Originally Posted by Steve
I think this is a very important concept that is not widely understood. Could you tell us a little about what that means? How does that help the average lawn care business owner?
Also for the new lawn care business owner what is equipment depreciation?
As always it is best to contact an accountant in your area who knows your Provincial or State tax rules, here is a general explanation that would fit pretty much anywhere in North America, quite often you will read in a financial statement they were prepared with generally accepted accounting principals, again generally speaking.
Our governments basically set the tax rules at the Feredat level then the province or state will piggy back onto that rule, for example if the Federal Government here were to tax you at 20% on profits, in Nova Scotia the Provincial Government would tax you on the amount owing to the Federal Government, this is your total business tax.
When we buy a piece of equipment, generally speaking one can write off any amounts $500.00 or less at 100% in the year they were purchased anything above that it is generally accepted that a piece of equipment has a life of five years (not to be confused with how many years you can get out of that piece), thus you can reduce your business income by 20% of the purchase price, less any tax you paid until the full value is NIL, this same rule is used by most companies that trade on the exchanges.
Every company has a balance sheet, this lists amoung other things Capital assets and owners contributions. In year one the purchase price less sales tax is shown at the full value of the item until the company year end at which time you depreciate and record depreciation, we consider it a non cash journal entry if you will however it reduces your company income and thus the taxable income, if you record a loss you can carry it forward to future years profits.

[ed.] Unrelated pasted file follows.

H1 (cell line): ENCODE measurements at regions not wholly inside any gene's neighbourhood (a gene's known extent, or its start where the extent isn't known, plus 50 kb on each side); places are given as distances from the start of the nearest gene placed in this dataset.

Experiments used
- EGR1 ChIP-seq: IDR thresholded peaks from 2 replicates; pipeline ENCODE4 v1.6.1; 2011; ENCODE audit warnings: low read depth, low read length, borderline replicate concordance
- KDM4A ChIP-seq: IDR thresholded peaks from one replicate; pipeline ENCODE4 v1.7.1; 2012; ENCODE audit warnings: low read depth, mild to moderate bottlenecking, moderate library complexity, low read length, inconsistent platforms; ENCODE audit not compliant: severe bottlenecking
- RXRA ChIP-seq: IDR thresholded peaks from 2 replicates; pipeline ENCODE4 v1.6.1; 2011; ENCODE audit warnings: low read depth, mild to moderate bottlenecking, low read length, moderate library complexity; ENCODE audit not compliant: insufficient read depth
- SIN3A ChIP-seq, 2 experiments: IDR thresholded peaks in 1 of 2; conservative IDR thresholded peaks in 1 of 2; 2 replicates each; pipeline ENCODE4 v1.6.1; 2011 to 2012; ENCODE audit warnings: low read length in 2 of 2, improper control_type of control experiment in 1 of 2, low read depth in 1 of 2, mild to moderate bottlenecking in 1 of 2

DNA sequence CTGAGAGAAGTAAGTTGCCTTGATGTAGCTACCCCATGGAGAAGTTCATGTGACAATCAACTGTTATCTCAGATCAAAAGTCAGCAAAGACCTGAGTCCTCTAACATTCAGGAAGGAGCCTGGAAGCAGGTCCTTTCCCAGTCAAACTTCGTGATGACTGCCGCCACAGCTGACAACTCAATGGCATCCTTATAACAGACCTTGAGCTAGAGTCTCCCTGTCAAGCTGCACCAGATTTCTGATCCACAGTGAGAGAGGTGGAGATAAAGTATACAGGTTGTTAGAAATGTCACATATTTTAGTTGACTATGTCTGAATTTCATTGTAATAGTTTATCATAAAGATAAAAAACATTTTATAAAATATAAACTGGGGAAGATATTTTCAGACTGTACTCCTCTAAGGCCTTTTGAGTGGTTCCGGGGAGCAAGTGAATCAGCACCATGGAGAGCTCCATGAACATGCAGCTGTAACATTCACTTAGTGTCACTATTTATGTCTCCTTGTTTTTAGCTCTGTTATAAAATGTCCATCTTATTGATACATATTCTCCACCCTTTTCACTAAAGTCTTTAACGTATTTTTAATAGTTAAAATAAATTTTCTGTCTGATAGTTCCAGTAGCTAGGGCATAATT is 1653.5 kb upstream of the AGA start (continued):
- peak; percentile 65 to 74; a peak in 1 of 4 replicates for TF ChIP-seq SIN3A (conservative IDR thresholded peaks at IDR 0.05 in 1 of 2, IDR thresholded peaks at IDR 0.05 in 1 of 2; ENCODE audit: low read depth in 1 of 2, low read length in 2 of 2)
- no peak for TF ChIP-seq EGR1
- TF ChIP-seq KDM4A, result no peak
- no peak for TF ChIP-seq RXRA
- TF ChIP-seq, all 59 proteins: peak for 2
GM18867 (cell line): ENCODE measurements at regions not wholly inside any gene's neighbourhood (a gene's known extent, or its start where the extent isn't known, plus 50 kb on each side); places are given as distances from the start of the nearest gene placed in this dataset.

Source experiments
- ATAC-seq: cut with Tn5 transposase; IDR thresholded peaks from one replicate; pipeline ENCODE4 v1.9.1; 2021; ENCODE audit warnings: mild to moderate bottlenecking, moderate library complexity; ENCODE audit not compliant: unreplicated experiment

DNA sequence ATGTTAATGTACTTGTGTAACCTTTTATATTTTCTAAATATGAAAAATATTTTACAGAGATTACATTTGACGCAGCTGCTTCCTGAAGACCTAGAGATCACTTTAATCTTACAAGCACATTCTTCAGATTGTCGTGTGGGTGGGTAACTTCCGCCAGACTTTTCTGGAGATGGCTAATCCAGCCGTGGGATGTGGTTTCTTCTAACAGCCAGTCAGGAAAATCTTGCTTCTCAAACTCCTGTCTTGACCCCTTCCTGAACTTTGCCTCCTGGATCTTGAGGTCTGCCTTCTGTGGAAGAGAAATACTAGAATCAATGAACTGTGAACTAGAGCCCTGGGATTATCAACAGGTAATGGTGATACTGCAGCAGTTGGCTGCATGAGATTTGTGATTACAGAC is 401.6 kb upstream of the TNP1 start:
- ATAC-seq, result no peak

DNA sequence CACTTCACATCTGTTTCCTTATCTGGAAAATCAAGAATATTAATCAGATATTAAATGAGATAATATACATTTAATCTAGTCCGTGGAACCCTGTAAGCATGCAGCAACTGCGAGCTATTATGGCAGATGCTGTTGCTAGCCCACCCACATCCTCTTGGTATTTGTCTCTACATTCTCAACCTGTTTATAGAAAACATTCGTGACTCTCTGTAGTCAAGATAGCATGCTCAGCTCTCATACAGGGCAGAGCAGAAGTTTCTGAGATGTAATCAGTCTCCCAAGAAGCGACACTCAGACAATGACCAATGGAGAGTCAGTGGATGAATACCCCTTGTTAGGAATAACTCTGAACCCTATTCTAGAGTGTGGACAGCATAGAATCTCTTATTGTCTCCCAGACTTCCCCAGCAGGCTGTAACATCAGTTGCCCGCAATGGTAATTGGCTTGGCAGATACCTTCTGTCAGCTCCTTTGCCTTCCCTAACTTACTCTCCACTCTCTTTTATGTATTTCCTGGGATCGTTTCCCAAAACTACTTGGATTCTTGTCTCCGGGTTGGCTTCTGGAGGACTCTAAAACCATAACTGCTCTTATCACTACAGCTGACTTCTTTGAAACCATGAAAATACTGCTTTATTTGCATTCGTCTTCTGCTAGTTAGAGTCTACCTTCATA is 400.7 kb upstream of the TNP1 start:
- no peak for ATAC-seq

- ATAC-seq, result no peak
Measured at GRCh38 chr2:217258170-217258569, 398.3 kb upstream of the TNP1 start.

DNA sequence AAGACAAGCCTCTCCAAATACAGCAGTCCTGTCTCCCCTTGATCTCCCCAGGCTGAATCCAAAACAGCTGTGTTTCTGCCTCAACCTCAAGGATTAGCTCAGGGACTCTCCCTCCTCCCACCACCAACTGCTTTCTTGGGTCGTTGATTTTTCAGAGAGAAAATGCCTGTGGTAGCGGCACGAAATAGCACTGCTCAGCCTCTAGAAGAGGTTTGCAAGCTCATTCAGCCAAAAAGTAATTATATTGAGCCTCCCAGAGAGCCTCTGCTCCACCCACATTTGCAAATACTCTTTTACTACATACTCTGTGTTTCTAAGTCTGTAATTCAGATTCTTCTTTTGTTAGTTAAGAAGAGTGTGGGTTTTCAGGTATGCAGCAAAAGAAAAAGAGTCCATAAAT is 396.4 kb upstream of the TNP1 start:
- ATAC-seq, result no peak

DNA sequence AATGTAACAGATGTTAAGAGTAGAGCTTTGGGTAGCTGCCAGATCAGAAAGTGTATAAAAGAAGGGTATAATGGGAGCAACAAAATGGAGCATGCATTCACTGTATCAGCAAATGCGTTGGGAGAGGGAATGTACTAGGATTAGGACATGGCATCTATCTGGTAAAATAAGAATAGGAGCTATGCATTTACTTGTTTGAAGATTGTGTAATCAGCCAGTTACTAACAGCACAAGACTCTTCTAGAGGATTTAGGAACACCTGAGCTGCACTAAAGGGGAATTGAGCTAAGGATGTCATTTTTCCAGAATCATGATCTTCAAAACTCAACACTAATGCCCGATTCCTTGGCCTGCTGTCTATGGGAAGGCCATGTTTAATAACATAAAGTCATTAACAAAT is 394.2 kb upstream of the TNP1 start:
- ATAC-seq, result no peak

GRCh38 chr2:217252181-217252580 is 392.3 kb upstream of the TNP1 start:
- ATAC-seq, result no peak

I don't want to get complicated but tax losses are sometimes sold to companies that have very large profits, when I worked in gold exploration we had no income, we were funded by shareholders and new shareholders, our tax loss(s) were in the millions per year, we could sell these to for example a mining company that had large profits, not a 100% but at a %.
In our case if we had tax loss(s) and I am not sure what the rules are in the USA, it is considered an asset and the purchasing company would pay an amount for those loss's as they can apply them towards profits.
So in summary the reason for all this is it's required book keeping and should you ever go for financing, if it is not present it could show that one is not keeping proper accounting records.